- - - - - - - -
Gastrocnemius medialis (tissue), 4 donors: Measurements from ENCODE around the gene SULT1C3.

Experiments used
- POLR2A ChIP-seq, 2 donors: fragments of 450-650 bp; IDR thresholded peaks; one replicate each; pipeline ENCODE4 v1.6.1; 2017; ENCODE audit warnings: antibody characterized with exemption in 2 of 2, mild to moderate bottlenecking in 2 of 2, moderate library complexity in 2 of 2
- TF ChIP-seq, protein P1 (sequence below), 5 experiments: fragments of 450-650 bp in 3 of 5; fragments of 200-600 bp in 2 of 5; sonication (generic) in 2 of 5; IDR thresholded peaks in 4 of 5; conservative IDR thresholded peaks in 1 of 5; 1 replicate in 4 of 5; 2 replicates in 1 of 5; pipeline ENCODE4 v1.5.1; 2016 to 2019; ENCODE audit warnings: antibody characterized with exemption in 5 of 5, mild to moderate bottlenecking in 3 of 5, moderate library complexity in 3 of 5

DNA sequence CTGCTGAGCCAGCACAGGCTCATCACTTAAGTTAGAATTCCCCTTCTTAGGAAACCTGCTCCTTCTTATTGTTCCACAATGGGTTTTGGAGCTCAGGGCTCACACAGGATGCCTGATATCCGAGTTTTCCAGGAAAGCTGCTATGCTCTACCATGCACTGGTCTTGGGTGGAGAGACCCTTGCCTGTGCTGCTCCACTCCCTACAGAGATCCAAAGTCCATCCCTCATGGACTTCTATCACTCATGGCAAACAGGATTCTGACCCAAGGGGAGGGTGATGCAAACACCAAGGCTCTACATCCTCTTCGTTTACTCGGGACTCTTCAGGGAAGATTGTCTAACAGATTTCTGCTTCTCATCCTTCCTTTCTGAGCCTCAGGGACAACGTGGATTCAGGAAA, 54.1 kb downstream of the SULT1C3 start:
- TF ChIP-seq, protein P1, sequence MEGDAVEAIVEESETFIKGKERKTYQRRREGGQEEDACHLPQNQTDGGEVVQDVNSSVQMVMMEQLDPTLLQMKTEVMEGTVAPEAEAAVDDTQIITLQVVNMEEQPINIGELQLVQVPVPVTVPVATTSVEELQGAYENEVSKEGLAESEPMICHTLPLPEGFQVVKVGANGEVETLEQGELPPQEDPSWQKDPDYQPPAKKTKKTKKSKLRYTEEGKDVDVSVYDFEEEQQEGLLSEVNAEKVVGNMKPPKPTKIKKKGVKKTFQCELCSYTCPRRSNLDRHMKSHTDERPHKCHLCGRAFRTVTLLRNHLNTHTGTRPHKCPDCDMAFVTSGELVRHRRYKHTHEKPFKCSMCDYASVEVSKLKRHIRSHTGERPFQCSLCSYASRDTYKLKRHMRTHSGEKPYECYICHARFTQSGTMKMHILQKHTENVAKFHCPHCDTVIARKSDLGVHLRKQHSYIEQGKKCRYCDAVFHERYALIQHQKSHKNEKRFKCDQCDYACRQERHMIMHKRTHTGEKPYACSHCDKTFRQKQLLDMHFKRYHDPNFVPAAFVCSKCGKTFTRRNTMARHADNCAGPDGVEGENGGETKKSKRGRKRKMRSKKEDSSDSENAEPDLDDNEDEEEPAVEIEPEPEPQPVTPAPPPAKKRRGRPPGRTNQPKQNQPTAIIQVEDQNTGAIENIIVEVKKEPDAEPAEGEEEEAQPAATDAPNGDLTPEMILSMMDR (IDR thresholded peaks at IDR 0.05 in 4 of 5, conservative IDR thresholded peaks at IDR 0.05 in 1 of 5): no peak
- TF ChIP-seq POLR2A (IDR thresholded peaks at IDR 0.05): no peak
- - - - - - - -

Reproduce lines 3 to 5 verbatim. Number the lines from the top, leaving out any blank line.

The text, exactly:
- POLR2A ChIP-seq, 2 donors: fragments of 450-650 bp; IDR thresholded peaks; one replicate each; pipeline ENCODE4 v1.6.1; 2017; ENCODE audit warnings: antibody characterized with exemption in 2 of 2, mild to moderate bottlenecking in 2 of 2, moderate library complexity in 2 of 2
- TF ChIP-seq, protein P1 (sequence below), 5 experiments: fragments of 450-650 bp in 3 of 5; fragments of 200-600 bp in 2 of 5; sonication (generic) in 2 of 5; IDR thresholded peaks in 4 of 5; conservative IDR thresholded peaks in 1 of 5; 1 replicate in 4 of 5; 2 replicates in 1 of 5; pipeline ENCODE4 v1.5.1; 2016 to 2019; ENCODE audit warnings: antibody characterized with exemption in 5 of 5, mild to moderate bottlenecking in 3 of 5, moderate library complexity in 3 of 5

DNA sequence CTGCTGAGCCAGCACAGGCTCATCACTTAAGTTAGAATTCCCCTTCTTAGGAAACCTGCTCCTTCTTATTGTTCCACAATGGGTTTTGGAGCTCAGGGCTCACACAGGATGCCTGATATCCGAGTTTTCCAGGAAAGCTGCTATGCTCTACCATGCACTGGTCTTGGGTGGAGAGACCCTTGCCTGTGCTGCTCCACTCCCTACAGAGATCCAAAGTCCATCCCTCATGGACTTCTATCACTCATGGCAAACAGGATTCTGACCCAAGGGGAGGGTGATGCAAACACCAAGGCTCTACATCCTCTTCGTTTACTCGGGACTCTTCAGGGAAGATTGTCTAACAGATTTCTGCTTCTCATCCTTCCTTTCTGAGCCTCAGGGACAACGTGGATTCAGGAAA, 54.1 kb downstream of the SULT1C3 start: